Tennessee Records Repository

Decatur Co. TN

Martha Marie Cox

From Lillye Younger, People of Action (Brewer Printing Company, Jackson, Tennessee, n.d.).

This People of Action, issued circa 1969, reproduced newspaper clippings about people in Decatur County. Most items probably were written in the mid 1960s. Most, but not all, of the items were written by Lillye Younger herself and most, but not all, appeared in the Jackson Sun. The photographs, which in the book were poorly reproduced from clippings, have not been scanned.

Special thanks to Constance Collett and the estate of Lillye Younger for permission to make these web pages.

Thanks to www.tnyesterday.com for contributing this transcription.

By Mrs. Lillye Younger

Oldest Decatur Resident Still Hard-Working At 102

PARSONS, Tenn.—Mrs. Martha Maria Cox, 102, the oldest resident in Decatur County, attributes her long life and good health to hard work and regular schedule.

Mrs. Cox makes her summer home with her daughter, Mrs. George Bell of Parsons, and her son, Ezra Cox, in Benton County. She spends her winters with her other two children, Mrs. Paul Tippett and Otis Cox of Huntingdon.

She enjoys telling her great-grandchildren of their family's history. "My father, John Wilson, was an adventurer. He left his home in Belfast, Ireland, and came to America to settle in Philadelphia."

"He left his sweetheart, Jane Hunter, behind; however, they corresponded regularly. Seven years later he had saved enough money to send for her and they were married shortly after her arrival.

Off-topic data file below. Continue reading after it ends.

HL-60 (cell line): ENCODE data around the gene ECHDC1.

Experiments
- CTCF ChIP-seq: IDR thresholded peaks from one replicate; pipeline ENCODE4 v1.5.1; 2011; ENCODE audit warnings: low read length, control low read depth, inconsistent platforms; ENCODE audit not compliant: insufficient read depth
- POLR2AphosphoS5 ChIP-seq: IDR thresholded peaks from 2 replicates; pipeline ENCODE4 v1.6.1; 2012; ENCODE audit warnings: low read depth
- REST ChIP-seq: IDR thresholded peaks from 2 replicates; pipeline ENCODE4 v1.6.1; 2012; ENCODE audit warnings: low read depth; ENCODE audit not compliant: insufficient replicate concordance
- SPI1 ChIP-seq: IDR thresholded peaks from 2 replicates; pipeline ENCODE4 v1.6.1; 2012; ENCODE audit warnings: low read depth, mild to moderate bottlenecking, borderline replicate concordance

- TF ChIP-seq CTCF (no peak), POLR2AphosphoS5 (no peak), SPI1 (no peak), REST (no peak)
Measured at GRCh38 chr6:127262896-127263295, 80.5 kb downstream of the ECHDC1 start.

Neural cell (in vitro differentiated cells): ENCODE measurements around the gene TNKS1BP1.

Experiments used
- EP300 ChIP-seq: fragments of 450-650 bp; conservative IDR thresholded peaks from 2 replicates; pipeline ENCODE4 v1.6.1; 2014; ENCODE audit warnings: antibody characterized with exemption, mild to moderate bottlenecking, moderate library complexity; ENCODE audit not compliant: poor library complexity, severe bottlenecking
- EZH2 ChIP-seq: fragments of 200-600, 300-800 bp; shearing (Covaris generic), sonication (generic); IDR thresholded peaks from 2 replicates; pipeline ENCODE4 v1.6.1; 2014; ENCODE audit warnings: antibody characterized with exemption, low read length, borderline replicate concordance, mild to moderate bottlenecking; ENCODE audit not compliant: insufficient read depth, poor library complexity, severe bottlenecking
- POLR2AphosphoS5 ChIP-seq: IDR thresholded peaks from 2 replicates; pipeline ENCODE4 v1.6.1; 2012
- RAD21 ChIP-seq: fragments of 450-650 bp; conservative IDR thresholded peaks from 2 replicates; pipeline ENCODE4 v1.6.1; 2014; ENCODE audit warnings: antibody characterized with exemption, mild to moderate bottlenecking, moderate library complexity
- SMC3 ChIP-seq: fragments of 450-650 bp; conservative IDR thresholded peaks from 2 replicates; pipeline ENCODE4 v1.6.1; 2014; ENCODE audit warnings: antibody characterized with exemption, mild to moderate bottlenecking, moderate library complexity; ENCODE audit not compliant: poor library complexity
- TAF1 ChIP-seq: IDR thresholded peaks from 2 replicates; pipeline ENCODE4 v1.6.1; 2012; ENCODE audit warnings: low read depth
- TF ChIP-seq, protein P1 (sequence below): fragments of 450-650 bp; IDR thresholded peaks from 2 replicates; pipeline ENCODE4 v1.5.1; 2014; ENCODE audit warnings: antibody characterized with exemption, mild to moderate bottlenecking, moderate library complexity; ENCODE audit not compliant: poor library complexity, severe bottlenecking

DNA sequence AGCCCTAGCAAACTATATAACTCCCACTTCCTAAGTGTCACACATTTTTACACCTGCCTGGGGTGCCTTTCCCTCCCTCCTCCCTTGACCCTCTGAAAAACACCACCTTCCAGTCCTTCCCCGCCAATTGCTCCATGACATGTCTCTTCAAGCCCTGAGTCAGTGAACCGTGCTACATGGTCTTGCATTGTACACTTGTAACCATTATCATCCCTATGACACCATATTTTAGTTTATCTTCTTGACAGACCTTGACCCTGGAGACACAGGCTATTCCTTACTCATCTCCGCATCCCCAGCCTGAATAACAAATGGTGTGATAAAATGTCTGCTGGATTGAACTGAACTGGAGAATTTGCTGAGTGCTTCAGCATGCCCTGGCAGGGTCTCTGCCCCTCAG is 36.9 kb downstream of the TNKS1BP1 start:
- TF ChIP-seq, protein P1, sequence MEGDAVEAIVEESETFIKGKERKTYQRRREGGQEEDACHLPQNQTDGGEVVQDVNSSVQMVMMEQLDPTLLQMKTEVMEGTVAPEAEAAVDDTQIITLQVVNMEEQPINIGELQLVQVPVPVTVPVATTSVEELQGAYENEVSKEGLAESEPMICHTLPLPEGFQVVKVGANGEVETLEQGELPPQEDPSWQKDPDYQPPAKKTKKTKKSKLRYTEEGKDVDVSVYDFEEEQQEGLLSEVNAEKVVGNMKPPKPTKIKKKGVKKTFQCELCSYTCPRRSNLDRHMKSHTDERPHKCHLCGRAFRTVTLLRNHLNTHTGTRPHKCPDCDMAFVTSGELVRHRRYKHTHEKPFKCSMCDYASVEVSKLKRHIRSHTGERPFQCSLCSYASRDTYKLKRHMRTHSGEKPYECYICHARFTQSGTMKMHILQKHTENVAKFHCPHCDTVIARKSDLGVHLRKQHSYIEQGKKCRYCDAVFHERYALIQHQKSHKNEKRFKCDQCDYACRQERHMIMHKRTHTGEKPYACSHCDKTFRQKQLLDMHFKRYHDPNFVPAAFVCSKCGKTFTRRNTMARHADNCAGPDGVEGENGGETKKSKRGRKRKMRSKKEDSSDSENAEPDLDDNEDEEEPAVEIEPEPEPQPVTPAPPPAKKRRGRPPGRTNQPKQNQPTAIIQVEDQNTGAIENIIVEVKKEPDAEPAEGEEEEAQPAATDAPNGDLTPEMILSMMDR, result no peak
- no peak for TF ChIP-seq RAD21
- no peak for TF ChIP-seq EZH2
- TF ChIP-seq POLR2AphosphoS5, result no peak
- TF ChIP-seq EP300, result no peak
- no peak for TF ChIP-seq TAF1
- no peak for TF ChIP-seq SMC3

"My parents met Tennesseans and were so impressed with the state they moved to a farm near Sugar Tree in 1857. I was born on this farm. I am the last of my. parents four children."

She married William H. Cox at the age of 19 and lived on a farm near Sugar Tree. "The first year was very hard. We were not able to buy a cook-stove so I cooked over an open fire. We used oxen to plow our fields and raised our food.

"Sheep were raised and sheared for clothing. I have never had a ready-made dress. Once a year, our geese were picked to make feather beds; and grease and lye were used to make our soap; our wheat was carried to the mill to make flour."

"My husband and I built our house, and all I have ever known is hard work," concludes Mrs. Cox. Her husband died in 1943.

Mrs. Cox still rises at 5 a.m. and does daily chores. Although she has always had excellent health, she was the first contributor to the Decatur County Hospital building fund.

Never believing in women voting, she did vote at the age of 97 for her granddaughter, Mrs. Juanita Long, who ran for county judge of Decatur County in 1960. She is a member of the Cumberland Presbyterian Church at Spence Chapel.

Mrs. Cox has 14 grandchildren, 31 great-grandchildren and one great-great-grandchild. On her 100th birthday her children honored her with an open house.

During this celebration, she received congratulatory telegrams from her President, the late John F. Kennedy and her governor, Frank Clement.

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